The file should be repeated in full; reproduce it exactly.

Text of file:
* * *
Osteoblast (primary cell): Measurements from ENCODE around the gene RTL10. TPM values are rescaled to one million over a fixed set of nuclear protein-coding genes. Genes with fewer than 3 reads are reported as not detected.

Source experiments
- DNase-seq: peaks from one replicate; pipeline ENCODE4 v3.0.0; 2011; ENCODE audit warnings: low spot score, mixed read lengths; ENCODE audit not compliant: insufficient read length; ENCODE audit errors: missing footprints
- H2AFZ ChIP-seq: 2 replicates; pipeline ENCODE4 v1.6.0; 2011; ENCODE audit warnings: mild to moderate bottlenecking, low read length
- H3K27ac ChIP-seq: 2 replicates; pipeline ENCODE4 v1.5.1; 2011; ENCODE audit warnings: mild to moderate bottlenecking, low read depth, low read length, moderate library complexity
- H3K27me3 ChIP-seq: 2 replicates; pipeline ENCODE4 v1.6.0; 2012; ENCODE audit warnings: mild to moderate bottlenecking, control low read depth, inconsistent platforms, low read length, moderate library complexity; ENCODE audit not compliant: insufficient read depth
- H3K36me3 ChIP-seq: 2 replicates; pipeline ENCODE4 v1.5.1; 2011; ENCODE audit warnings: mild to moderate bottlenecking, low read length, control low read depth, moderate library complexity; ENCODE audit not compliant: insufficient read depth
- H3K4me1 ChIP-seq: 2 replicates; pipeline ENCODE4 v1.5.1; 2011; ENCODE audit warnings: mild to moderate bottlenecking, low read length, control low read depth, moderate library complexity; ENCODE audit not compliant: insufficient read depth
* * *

Osteoblast (primary cell): Measurements from ENCODE around the gene RTL10. TPM values are rescaled to one million over a fixed set of nuclear protein-coding genes. Genes with fewer than 3 reads are reported as not detected.

Source experiments
- DNase-seq: peaks from one replicate; pipeline ENCODE4 v3.0.0; 2011; ENCODE audit warnings: low spot score, mixed read lengths; ENCODE audit not compliant: insufficient read length; ENCODE audit errors: missing footprints
- H2AFZ ChIP-seq: 2 replicates; pipeline ENCODE4 v1.6.0; 2011; ENCODE audit warnings: mild to moderate bottlenecking, low read length
- H3K27ac ChIP-seq: 2 replicates; pipeline ENCODE4 v1.5.1; 2011; ENCODE audit warnings: mild to moderate bottlenecking, low read depth, low read length, moderate library complexity
- H3K27me3 ChIP-seq: 2 replicates; pipeline ENCODE4 v1.6.0; 2012; ENCODE audit warnings: mild to moderate bottlenecking, control low read depth, inconsistent platforms, low read length, moderate library complexity; ENCODE audit not compliant: insufficient read depth
- H3K36me3 ChIP-seq: 2 replicates; pipeline ENCODE4 v1.5.1; 2011; ENCODE audit warnings: mild to moderate bottlenecking, low read length, control low read depth, moderate library complexity; ENCODE audit not compliant: insufficient read depth
- H3K4me1 ChIP-seq: 2 replicates; pipeline ENCODE4 v1.5.1; 2011; ENCODE audit warnings: mild to moderate bottlenecking, low read length, control low read depth, moderate library complexity; ENCODE audit not compliant: insufficient read depth